But sometimes a gelatinous namesake can be a dubious honor. Malo kingi is a nod to Robert King, an American tourist who was killed by the jellyfish’s sting in Australia in 2002.
GFP has also been used for more, um, creative purposes. In 2000, French scientists spliced GFP into a white rabbit’s genome; Chicago artist Eduardo Kac claimed it was his idea, though scientists later disputed that. The resulting bunny, which glowed under black lights, triggered protests from animal rights groups. “It makes no sense to paint as we painted in caves,” Kac said in defense of his phosphorescent rabbit.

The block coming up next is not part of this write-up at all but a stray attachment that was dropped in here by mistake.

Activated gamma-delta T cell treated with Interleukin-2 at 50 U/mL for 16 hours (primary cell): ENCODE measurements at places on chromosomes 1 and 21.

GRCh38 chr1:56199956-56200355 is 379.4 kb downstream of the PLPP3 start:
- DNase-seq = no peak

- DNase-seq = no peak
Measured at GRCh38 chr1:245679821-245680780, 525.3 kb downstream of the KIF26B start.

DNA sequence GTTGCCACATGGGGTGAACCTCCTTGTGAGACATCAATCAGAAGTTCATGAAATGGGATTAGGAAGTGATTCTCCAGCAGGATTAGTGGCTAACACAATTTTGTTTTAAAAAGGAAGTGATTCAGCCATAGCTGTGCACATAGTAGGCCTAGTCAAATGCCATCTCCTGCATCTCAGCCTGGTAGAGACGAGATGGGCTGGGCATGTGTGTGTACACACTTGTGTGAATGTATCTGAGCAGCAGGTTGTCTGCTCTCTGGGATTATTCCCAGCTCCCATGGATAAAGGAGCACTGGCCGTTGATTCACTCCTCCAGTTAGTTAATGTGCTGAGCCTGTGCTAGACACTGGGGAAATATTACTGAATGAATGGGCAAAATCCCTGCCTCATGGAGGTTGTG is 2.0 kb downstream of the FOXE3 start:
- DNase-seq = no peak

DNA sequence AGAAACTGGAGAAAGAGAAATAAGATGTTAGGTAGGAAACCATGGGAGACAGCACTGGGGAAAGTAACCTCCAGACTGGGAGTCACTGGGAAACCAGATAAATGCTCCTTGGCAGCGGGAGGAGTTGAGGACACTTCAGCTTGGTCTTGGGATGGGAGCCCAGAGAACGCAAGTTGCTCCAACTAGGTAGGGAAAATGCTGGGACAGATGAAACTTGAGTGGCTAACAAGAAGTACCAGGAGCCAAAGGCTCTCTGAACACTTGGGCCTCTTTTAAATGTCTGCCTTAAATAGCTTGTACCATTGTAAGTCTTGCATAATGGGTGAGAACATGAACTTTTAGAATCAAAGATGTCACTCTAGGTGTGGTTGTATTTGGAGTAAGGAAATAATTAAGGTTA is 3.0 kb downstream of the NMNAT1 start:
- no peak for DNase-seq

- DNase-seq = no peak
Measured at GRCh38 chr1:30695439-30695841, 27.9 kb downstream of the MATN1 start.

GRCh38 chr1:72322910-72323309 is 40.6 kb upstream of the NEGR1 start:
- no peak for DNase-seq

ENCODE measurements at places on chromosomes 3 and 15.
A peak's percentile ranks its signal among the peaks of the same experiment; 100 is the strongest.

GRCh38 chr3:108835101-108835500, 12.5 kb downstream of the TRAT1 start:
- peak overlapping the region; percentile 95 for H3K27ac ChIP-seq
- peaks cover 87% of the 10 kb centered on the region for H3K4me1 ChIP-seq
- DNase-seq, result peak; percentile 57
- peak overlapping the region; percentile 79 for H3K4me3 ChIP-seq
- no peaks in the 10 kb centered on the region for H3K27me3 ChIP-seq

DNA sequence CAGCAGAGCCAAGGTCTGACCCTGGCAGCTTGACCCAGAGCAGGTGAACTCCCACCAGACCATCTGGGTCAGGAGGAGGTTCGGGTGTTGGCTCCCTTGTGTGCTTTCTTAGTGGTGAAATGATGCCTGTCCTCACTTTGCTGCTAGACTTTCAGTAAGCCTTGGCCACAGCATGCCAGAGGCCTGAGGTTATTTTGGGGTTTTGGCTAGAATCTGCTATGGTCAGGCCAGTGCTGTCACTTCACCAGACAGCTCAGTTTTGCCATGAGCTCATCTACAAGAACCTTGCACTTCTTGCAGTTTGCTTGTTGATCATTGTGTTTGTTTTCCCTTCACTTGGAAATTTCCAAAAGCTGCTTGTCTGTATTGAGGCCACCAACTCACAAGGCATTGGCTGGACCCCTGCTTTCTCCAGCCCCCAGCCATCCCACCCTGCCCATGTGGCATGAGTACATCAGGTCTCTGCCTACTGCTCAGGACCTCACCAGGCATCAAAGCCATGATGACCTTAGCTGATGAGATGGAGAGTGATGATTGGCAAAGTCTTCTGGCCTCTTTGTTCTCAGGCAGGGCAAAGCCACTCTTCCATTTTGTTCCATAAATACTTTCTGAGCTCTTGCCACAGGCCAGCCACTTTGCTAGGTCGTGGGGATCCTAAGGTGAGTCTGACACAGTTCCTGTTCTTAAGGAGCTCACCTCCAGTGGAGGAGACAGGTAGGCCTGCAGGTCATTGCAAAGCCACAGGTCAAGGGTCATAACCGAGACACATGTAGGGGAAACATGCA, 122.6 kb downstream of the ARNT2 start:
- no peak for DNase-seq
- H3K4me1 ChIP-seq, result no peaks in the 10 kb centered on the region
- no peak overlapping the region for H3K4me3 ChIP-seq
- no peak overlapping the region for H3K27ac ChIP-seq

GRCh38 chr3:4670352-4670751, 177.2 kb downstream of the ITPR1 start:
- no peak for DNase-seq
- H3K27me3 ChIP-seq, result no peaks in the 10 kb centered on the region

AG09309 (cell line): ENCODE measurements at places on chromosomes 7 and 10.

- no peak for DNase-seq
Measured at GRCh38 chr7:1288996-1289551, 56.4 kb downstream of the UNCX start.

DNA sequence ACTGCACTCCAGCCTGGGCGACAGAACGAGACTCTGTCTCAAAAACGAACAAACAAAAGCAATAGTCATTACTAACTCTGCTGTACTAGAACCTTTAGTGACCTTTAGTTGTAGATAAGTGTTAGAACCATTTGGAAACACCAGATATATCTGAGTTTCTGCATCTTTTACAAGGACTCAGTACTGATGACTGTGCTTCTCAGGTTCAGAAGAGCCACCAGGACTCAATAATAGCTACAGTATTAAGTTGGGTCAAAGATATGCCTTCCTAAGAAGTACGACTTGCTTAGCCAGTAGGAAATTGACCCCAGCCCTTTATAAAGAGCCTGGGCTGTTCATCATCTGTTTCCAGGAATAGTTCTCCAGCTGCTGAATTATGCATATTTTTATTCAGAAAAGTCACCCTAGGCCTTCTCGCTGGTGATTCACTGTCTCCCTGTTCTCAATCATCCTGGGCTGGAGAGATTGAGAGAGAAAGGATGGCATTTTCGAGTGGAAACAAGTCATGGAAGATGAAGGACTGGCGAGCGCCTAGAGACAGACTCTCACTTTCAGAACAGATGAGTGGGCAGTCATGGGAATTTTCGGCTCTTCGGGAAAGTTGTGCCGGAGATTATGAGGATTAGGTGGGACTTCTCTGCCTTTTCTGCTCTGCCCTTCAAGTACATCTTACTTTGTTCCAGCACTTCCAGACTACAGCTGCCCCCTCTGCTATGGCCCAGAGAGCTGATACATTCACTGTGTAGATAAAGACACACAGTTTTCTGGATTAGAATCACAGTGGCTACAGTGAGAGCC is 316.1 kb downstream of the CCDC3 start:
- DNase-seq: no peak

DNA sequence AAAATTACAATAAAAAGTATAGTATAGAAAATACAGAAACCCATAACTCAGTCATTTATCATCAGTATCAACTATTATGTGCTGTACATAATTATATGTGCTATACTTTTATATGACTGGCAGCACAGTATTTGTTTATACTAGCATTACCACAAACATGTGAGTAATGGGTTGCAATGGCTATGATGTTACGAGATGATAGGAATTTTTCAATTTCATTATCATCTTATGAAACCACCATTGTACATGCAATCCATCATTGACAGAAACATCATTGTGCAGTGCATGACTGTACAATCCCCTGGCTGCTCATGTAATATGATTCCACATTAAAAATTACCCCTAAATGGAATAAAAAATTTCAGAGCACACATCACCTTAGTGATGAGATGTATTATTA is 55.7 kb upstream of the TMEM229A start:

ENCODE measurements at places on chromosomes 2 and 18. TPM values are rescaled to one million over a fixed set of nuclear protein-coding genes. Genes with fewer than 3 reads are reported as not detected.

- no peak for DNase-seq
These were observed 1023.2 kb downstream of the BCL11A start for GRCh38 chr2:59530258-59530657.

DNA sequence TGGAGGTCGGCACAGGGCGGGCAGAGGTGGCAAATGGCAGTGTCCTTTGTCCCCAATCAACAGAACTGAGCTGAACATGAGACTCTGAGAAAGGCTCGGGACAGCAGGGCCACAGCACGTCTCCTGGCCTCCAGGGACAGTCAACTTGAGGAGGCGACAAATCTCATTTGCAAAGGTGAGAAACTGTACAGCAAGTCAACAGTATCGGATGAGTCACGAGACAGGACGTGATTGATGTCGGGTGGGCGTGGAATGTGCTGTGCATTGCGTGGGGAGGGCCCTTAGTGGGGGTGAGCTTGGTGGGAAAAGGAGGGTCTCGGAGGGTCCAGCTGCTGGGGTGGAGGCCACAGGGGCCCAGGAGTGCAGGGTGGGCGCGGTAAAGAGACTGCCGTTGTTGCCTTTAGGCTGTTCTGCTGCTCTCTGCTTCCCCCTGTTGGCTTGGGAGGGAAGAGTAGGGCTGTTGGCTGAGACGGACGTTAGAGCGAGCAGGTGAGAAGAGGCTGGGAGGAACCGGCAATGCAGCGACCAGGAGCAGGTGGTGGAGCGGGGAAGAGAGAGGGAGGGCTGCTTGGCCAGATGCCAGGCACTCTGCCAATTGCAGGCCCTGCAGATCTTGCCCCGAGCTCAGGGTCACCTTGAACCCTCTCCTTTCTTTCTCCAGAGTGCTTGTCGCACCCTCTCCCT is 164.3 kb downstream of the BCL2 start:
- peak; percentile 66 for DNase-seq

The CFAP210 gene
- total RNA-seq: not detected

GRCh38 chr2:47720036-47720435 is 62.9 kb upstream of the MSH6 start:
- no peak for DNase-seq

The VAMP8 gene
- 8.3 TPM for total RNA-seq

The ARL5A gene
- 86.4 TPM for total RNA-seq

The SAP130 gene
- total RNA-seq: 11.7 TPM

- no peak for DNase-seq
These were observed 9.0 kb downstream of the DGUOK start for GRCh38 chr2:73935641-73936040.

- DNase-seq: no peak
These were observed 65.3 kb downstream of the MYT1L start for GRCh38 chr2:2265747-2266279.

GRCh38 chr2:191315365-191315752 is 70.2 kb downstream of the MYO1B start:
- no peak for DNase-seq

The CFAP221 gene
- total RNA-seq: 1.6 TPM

Sea wasps are advanced, as far as jellyfish go. They can swim (as opposed to drifting in the current) and scientists at the Tropical Australian Stinger Research Unit recently developed tagging technology to track the killers’ movements underwater.
Box jellies are also shoo-ins for the “Best Eyes” category. Most jellyfish don’t have eyes, but sea wasps have several clusters of them on their bells, complete with lenses, irises and corneas.
However, sometimes nature’s bounty is not enough. The Chinese are so keen to harvest the edible jellyfish Rhopilema esculentum that in 2005 and 2006, some 400 million tiny cultured jellies were released into Liaodong Bay. Fishermen recaptured only about 3 percent.